It’s the first formal stocktake of how seriously the world is taking measures to combat climate change. So, will the upcoming COP28 summit in Dubai yield any concrete results?
- COP28 provides stocktake of progress in meeting the Paris Agreement
- Climate fund and transition finance on agenda for summit in UAE
- Phasing out of fossil fuels and impact of nature also take center stage
Yes, says Robeco’s climate and biodiversity strategist Lucian Peppelenbos, who says he hopes to be pleasantly surprised about progress, though some things may end up as simply more hot air.
Holding the 28th edition of the more grandly titled Conference of the Parties of the United Nations Framework Convention on Climate Change (UNFCCC) in the United Arab Emirates has already raised eyebrows, since the country is the world’s seventh largest oil producer.
At the heart of the agenda is ‘the first Global Stocktake’ which aims to provide the first comprehensive assessment of progress in decarbonizing the world since the Paris Agreement was signed in 2015. Peppelenbos says there are three other things to watch out for: the creation of a loss and damage climate fund; the phasing out of fossil fuels; and the delivery of global climate finance. So, will it be a good COP or a bad COP?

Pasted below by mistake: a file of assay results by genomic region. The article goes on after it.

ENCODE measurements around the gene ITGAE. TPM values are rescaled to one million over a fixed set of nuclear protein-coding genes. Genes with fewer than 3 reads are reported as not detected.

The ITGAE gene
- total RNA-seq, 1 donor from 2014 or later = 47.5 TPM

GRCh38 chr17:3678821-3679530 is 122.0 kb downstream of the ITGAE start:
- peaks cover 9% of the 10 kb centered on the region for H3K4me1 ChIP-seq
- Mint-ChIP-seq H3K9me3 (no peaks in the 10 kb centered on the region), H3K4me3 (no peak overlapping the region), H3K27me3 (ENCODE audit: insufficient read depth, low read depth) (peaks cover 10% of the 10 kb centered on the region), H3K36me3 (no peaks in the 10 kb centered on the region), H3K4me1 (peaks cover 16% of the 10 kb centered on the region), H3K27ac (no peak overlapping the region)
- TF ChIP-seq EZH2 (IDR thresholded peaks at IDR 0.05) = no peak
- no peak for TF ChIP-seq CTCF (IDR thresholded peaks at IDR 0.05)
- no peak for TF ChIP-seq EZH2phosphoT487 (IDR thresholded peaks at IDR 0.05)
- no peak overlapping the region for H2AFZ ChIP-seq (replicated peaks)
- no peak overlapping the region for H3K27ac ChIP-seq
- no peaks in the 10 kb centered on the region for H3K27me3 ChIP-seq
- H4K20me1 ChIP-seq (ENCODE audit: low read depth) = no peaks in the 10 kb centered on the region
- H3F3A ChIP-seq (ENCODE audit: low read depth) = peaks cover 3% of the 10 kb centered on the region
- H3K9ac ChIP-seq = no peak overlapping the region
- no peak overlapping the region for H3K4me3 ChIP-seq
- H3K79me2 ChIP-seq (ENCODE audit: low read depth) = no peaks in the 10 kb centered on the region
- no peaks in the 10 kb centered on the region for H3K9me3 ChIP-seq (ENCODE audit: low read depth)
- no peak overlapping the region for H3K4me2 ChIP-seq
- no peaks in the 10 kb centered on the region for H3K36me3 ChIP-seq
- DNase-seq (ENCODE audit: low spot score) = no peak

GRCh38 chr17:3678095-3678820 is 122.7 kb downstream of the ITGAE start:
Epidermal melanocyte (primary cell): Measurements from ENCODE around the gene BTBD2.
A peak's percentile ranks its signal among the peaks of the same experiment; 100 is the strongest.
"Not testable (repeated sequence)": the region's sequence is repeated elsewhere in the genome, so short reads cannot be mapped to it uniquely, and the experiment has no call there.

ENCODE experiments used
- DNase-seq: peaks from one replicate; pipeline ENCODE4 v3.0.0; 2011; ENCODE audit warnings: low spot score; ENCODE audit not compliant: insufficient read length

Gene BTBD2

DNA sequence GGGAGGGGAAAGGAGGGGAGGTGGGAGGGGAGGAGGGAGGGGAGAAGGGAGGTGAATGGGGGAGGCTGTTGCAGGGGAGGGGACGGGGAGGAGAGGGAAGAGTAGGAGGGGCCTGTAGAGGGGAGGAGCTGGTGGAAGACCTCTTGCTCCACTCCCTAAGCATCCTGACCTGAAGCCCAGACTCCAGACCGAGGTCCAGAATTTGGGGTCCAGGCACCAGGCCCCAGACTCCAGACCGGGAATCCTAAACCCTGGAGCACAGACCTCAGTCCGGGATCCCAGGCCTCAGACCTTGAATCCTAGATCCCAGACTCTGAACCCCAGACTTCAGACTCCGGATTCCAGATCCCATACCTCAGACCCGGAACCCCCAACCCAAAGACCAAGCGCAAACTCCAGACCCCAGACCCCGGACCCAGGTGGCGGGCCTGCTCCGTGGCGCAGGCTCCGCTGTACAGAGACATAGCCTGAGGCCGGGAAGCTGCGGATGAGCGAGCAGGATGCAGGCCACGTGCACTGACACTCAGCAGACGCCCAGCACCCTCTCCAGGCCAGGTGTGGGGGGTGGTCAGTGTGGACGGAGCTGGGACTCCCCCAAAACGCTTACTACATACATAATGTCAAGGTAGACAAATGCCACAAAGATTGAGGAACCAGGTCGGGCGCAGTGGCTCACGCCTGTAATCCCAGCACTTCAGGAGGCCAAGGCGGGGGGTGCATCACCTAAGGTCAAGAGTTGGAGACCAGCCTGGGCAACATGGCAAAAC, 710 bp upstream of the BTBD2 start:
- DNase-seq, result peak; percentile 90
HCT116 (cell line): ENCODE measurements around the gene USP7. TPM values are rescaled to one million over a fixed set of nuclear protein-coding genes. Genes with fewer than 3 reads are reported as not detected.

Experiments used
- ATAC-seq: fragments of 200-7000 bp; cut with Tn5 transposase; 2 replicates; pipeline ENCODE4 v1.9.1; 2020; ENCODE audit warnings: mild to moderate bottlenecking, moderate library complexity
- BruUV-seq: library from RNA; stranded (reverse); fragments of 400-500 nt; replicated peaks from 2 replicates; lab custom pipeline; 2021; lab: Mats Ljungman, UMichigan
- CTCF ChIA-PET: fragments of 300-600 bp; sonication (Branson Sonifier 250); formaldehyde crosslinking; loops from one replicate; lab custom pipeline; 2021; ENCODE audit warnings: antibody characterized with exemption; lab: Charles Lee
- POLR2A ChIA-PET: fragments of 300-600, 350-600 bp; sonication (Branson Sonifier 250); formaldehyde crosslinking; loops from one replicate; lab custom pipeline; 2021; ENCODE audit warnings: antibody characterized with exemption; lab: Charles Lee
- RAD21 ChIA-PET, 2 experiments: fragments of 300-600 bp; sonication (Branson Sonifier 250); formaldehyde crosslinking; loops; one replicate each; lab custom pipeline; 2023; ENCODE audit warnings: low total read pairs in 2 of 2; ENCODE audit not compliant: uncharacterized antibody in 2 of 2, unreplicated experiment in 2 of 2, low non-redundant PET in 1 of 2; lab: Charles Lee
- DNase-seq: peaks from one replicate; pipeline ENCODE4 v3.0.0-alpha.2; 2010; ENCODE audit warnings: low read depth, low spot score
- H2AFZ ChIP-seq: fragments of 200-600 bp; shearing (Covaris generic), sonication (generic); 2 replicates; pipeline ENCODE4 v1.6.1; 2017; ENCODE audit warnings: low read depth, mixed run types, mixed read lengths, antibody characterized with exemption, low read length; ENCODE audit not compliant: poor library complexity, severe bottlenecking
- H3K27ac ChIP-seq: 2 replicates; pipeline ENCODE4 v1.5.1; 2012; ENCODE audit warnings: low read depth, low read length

1. The global stocktake
The Paris Agreements seeks to limit global warming to well below 2 degrees Celsius, and preferably 1.5 degrees, compared to pre-industrial levels. However, the most recent UN report calculates that the world is heading for 2.4 degrees.
“All governments need to rush through policies, but given the current political landscape, we are unlikely to see a major breakthrough on this,” Peppelenbos says ahead of the summit due to take place from 30 November to 12 December.